Food Trucks Seek 'That Mystical Spot' | WAMU 88.5 - American University Radio
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Food Trucks Seek 'That Mystical Spot'

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The Rickshaw Dumpling Truck is a retired postal van, painted red and filled with Chinese dumplings. I'm riding shotgun with Kenny Lao, the van's co-owner. It's a weekday morning, and we're driving into Manhattan looking for a killer spot to set up shop for the day.

"I think there is that mystical spot in midtown that every truck owner dreams of," Lao says. "Easy parking. It's a wide sidewalk. There's no restaurant but there's lots of offices."

There are 3,000 year-round food trucks and carts competing for that mystical spot. And no one has an official place to park.

The stakes are high. A good spot on a corner can mean thousands of dollars in business. If you're stuck on a side street, it can ruin your day.

This is a classic economic problem. There is a scare resource worth a lot of money: Parking spaces. How do you keep the competition for that resource from turning into chaos? New York City could auction the best spots to the highest bidder. Economists love auctions!

Instead, the city sets lots of rules about where food trucks are not allowed — then lets the truck owners duke it out over the scraps.

You have to be 20 feet away from subway stations and building entrances. Two hundred feet from schools (call it the ice-cream truck provision). And the NYPD just started giving out tickets for selling food from metered parking spots.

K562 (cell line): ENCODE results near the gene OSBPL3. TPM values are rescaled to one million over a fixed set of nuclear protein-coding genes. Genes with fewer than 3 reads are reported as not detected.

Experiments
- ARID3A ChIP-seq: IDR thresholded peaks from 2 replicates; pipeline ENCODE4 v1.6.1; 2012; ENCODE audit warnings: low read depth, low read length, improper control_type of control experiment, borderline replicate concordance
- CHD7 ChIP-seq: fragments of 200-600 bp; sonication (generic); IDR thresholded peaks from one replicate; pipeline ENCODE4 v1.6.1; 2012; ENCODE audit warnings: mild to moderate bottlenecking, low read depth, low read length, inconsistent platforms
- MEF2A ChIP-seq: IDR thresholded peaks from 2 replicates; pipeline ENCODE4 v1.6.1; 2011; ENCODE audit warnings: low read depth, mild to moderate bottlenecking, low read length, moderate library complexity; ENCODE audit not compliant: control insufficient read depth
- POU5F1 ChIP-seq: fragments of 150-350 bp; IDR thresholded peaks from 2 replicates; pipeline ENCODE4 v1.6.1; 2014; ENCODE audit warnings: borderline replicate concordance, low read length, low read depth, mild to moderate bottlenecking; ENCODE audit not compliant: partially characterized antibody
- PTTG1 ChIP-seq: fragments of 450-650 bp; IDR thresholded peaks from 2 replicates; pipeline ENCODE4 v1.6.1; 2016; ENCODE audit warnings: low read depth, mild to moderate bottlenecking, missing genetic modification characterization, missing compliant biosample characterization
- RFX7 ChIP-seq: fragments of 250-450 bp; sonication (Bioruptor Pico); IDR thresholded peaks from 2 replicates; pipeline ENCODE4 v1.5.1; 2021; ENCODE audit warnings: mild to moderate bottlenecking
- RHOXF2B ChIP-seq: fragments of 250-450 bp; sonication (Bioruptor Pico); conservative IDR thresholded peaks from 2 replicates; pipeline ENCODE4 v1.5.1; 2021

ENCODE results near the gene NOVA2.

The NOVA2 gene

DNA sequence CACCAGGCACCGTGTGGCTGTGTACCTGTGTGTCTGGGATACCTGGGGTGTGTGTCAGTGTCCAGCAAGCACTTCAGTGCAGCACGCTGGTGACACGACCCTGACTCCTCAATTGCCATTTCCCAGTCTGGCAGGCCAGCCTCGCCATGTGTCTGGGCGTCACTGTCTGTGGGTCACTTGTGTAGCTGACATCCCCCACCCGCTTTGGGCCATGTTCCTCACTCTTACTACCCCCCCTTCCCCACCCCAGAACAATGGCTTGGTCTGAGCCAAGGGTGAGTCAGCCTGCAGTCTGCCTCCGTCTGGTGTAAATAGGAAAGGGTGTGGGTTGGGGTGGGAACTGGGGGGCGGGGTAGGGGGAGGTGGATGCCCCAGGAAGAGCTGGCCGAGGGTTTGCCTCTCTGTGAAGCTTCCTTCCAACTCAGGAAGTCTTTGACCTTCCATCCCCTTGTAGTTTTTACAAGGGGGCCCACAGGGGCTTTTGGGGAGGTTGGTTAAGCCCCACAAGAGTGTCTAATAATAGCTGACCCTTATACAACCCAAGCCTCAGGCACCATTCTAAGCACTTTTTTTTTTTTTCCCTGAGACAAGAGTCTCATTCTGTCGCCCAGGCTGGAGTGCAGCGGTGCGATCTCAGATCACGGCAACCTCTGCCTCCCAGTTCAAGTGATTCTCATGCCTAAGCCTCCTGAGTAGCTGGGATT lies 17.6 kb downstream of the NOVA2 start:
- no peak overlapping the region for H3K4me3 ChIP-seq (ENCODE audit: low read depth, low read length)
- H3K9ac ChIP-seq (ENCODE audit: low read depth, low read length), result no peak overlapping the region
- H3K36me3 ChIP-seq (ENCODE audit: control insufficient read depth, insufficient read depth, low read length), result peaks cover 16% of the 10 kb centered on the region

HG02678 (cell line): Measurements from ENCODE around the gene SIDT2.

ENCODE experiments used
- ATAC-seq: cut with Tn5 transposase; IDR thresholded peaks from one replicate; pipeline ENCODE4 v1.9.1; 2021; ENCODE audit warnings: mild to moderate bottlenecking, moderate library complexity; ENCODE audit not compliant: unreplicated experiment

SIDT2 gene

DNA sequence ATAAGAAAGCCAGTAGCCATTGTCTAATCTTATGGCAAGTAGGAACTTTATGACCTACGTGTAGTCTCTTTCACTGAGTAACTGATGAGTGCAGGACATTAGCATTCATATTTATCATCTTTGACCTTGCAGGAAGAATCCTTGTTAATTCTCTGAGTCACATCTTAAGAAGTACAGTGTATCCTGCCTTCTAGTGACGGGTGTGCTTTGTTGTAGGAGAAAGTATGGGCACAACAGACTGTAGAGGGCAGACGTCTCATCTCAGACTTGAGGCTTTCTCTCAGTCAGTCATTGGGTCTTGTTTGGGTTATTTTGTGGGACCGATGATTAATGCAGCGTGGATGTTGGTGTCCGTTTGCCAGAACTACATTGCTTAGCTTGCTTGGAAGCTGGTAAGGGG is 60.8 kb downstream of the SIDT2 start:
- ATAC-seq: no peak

"Following all the regulatory constraints that are currently enforced at this moment, there really is not any place for a food truck to park," says David Weber. He's the other owner of the Rickshaw Dumpling, and he just wrote the Food Truck Handbook.

Food vendors avert a full out war through an informal code of conduct. You respect the guy who got there first. If you're a jerk, the other guy can make your day miserable. A hot dog cart, say, can block your truck window and keep you from doing any business at all.

"We've gone to spots before," Lao says, "where the falafel guys and the shish kebab guys will come up and say, 'What's your menu? Do you sell chicken? ... You can't sell chicken on this block. I'm the chicken guy on 52nd St.'"

Copyright 2012 National Public Radio. To see more, visit http://www.npr.org/.

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